By George Klar
The other day at lunch, I asked a former executive for his views on who’s currently winning and losing within the investment industry. Without blinking, he said the clear winners are the Exchange Traded Funds (ETFs) while traditional mutual funds have lost some of their appeal.
He claimed it’s because ETFs charge lower fees, offer excellent daily liquidity and can replicate a host of passive, active or leveraged investment strategies. This is really no surprise. The Baby Boom generation is headed towards retirement amid widespread concern over finances. Controlling costs is a one key goal for the do-it-yourself crowd. Historically, mutual funds were critically important for newbie investor’s as they began their careers and families. But boomers today have access to free internet tools, are willing to self-educate and want greater autonomy over their financial affairs.
According to published reports, ETFs have grown at an annual rate of 25% over the past 5 years. By contrast, mutual funds have grown by only 5% during the same period. And much of this growth has come via automatic contributions from DC plans. Why the seismic shift in preference?
In the 60s and 70s, the economic landscape was dominated by accelerating inflation fuelled by wars, OPEC-led oil price shocks, expansionary fiscal policies and political unrest. Rising interest rates negatively impacted productivity and production. During this period, stock-brokers and their firms dominated the scene. Investors focused on assessing and buying equities (versus entire portfolios).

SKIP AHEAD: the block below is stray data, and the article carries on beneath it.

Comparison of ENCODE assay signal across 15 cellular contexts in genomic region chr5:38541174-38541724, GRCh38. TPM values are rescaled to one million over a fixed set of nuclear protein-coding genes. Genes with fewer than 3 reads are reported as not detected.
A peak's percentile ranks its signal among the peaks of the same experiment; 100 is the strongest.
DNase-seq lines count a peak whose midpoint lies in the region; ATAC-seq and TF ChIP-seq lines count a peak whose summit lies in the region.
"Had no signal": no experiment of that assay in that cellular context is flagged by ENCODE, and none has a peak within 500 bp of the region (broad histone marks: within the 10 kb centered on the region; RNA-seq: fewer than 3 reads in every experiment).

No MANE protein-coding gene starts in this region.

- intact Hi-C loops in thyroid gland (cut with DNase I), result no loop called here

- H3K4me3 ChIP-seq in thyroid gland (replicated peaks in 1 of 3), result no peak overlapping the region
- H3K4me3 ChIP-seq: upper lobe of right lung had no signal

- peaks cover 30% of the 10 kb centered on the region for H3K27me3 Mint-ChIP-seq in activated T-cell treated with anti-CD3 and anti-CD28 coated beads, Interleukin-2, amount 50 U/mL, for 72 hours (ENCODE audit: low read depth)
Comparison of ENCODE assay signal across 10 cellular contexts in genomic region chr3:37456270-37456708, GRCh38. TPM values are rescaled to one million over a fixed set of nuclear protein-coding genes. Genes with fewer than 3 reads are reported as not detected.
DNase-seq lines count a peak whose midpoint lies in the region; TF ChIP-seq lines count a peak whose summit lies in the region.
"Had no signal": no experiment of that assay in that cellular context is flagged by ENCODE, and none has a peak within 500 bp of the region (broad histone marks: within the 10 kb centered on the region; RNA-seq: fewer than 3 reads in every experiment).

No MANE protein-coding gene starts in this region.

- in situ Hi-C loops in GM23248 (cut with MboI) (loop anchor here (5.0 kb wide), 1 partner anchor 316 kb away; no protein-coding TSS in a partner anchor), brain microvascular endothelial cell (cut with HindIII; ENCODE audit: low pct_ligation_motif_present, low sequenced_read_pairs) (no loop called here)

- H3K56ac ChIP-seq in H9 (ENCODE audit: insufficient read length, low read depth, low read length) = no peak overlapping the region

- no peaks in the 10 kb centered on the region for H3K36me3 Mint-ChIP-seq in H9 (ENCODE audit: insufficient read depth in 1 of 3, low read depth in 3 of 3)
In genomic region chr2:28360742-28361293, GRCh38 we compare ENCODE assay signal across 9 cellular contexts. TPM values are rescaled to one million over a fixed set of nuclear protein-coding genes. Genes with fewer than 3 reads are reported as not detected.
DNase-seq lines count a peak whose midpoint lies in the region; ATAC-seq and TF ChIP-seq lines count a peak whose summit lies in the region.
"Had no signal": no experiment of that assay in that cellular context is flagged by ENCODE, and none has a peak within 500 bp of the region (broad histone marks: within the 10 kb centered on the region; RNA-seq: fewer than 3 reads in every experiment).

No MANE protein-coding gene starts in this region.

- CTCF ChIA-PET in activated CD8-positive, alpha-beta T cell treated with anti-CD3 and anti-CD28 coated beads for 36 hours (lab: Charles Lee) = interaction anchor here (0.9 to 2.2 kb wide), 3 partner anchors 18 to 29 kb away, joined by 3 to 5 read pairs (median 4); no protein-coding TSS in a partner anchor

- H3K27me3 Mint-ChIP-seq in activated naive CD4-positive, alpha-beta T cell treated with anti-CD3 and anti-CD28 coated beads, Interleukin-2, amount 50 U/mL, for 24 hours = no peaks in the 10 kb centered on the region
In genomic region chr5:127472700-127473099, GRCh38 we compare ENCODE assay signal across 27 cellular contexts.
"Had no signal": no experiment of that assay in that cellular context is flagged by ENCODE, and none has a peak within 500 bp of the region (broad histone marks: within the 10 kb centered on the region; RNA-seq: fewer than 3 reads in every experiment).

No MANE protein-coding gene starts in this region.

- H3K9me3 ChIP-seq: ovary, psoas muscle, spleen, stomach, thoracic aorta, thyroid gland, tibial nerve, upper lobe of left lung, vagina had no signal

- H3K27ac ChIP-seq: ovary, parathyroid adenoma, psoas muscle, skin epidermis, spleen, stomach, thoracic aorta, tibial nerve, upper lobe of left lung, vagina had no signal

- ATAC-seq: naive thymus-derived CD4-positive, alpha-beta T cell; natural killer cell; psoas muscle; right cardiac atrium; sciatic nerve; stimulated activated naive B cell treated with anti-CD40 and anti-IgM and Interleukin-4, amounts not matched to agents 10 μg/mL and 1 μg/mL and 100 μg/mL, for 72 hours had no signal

But transaction costs were high, trading volumes far lower than today and it was difficult getting accurate insights about companies.
The 80s and 90s ushered in a period of steadily declining inflation. This fuelled business investment, technological change, mergers and globalization. This in turn spurred competition and financial innovation. Large powerhouse mutual fund complexes had access to critical financial information (detailed analysis) and the benefit of trained, professional money managers. Mutual funds earned solid returns after fees while offering simple, turn-key total portfolio solutions.
By 2000, a new set of economic conditions had emerged. A technological revolution led to investment exuberance, an equity price bubble and its subsequent implosion. Then, the shock of 9/11 caused negative repercussions. To rekindle economic growth, interest rates were lowered and leverage was encouraged. This resulted in a shift towards riskier strategies and fuelled a boom for derivatives, hedge funds, private equity, illiquid assets and structured products. It eventually culminated in a systemic shock, triggered by the U.S. sub-prime meltdown, which resulted in a global credit crisis.
Today, technology and the internet make investing easier, faster and cheaper than ever before. Disillusionment with elected officials, corporate executives and financial markets are just some catalysts that explain why people are reasserting control over their finances.That’s why ETFs are winning investors’ hearts.
But is this a good thing? If investors pursue a trading approach with ETFs, emotionality could lead to performance shortfalls. This is what academics found had occurred with retail mutual fund investors. But it’s far too early to make any judgments yet. Meanwhile, many new ETF providers are entering the market with a wide assortment of offerings. So, expect strong ETF growth to continue.
George M. Klar is President, Alternativ Solution Inc. and he can be reached at firstname.lastname@example.org.
This article is reprinted with permission. It originally appeared in the the August 2010 edition of AlternativChronicle.